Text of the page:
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Ring and Patch
The transdermal contraceptive patch contains synthetic estrogen and progestin and remains effective for an entire week (Fig. 24.2). The patient should start the patch on the first day of her menstrual period and replace it weekly for 3 weeks. The fourth week is patch-free to allow a with-drawal bleed. Placement on clean, dry skin located on the buttocks, upper outer arm, or lower abdomen is recom-mended. Because of its ease of application and improved compliance, the “method failure” and “patient failure” of the patch are almost identical. Caution should be used when prescribing the patch for women weighing more than 90 kg (198 pounds) because of its decreased efficacy. Side effects and contraindications are similar to the OCs. A complaint specific to the patch, however, includes skin irritation from adhesive residue at the application site.
The contraceptive vaginal ring releases a sustained amount of synthetic estrogen and progestin daily (Fig. 24.3). Comparable with oral contraceptives in efficacy, the ring is associated with greater compliance because of its once-a-month usage. Placed into the vagina by the patient at the beginning of her menses, it is left in place for 3 weeks. Removal of the device results in a withdrawal bleed. The ring can be taken out of the vagina for up to 3 hours, if desired, without altering its efficacy. Because it is colorless and odorless, with a 2-inch diameter, most patients and their partners are unaware of the presence of the ring. An advantage of the ring over OCs is a decreased incidence of break-through bleeding.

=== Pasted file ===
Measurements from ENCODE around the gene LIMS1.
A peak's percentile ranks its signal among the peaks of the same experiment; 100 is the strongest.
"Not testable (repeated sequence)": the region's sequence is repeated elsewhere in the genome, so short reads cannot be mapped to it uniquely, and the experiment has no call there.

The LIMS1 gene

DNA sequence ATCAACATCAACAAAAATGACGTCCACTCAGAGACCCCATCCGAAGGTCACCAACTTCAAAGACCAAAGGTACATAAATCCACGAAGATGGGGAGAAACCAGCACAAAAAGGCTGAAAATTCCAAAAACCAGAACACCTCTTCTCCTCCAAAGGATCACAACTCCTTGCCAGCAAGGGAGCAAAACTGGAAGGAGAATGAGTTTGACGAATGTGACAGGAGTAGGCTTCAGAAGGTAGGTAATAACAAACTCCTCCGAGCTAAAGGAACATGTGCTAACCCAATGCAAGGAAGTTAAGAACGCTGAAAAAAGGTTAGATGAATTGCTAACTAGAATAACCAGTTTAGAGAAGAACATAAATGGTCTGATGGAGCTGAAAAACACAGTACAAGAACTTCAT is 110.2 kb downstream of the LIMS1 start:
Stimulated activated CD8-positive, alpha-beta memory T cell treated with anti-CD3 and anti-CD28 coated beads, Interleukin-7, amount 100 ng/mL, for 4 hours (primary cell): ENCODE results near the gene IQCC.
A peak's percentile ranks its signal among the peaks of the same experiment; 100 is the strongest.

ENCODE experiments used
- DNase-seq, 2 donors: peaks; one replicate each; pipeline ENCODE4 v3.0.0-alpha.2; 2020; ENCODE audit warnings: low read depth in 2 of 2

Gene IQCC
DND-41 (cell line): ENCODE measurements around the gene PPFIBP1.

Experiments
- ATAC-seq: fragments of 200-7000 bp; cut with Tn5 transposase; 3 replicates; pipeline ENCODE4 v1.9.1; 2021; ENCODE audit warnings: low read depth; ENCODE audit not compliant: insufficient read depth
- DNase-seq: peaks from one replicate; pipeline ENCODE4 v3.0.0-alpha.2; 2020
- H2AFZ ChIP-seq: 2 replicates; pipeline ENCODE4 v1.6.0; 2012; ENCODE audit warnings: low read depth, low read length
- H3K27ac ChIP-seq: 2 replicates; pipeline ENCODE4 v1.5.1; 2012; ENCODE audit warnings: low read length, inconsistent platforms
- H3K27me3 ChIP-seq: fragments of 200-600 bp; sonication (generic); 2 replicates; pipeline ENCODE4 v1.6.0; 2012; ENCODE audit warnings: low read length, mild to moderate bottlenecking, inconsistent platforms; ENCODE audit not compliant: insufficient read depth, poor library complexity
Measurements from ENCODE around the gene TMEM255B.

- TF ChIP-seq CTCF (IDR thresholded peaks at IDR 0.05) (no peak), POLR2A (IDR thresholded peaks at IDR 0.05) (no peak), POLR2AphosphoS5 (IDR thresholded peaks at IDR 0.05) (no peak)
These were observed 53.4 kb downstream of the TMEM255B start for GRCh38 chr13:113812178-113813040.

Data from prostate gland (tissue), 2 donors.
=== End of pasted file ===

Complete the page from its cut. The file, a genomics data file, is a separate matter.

Because the hormones in the vaginal ring and the transdermal patch do not get absorbed through the gastro-intestinal tract, some of the medication interactions that occur with combined oral contraceptives may not apply. However, metabolism still occurs in the liver and, there-fore, caution must be used.
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